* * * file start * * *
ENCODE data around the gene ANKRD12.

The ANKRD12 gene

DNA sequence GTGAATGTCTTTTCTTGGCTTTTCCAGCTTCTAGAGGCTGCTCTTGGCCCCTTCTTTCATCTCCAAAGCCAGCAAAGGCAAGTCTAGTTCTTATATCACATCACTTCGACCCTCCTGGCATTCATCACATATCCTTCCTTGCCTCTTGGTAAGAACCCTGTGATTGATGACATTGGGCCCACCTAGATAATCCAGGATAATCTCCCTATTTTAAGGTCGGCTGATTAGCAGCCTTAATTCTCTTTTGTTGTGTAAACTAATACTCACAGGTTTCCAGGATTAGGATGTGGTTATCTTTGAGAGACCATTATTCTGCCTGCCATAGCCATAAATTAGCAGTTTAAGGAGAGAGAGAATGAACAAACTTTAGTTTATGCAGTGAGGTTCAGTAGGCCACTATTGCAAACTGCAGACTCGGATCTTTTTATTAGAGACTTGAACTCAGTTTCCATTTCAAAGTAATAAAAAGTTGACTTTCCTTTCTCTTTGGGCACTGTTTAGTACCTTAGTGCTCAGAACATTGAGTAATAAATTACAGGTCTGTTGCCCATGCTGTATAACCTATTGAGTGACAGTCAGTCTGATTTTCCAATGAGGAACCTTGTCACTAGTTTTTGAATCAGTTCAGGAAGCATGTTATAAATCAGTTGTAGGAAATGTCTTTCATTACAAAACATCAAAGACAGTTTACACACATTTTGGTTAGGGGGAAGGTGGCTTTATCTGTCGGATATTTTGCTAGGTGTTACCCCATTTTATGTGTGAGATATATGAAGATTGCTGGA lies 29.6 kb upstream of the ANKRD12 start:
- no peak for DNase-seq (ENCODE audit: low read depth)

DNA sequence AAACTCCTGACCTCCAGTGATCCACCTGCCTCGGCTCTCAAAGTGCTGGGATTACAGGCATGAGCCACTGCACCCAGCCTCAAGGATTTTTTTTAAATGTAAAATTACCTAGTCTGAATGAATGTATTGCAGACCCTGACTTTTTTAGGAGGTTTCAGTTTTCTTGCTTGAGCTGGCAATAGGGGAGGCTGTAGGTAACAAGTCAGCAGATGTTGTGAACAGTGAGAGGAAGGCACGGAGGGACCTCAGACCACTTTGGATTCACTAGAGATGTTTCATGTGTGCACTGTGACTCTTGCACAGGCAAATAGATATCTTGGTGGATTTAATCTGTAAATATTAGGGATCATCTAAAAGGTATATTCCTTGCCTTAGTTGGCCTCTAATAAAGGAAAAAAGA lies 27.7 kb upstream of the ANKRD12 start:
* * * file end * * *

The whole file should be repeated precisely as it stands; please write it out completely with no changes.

ENCODE data around the gene ANKRD12.

The ANKRD12 gene

DNA sequence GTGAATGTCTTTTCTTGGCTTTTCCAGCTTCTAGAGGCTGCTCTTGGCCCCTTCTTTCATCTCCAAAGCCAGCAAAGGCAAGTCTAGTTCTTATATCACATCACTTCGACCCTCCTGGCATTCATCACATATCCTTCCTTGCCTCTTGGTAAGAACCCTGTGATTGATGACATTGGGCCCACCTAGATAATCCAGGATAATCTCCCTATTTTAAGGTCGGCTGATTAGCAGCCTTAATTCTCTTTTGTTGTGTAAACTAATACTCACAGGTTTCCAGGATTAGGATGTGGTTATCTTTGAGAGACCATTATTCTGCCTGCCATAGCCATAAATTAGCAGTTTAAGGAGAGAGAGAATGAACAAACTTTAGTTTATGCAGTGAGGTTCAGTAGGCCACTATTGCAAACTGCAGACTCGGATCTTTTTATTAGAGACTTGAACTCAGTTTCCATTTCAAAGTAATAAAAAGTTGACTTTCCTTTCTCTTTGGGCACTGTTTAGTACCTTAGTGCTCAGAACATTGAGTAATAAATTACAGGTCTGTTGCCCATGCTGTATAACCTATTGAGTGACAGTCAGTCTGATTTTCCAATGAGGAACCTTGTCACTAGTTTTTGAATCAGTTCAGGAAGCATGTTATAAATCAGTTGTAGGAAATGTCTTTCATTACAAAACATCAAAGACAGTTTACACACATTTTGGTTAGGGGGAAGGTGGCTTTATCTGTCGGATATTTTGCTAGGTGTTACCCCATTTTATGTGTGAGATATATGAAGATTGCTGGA lies 29.6 kb upstream of the ANKRD12 start:
- no peak for DNase-seq (ENCODE audit: low read depth)

DNA sequence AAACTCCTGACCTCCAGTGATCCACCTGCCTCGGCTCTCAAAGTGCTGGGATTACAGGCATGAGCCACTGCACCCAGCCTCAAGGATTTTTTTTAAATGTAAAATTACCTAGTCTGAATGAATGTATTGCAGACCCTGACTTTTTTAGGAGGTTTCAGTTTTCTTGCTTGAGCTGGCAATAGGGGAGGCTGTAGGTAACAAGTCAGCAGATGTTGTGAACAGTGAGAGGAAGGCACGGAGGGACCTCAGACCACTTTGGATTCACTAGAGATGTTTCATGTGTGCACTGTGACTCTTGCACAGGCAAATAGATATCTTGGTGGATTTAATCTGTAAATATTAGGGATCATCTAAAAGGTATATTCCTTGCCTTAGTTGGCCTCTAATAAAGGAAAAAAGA lies 27.7 kb upstream of the ANKRD12 start: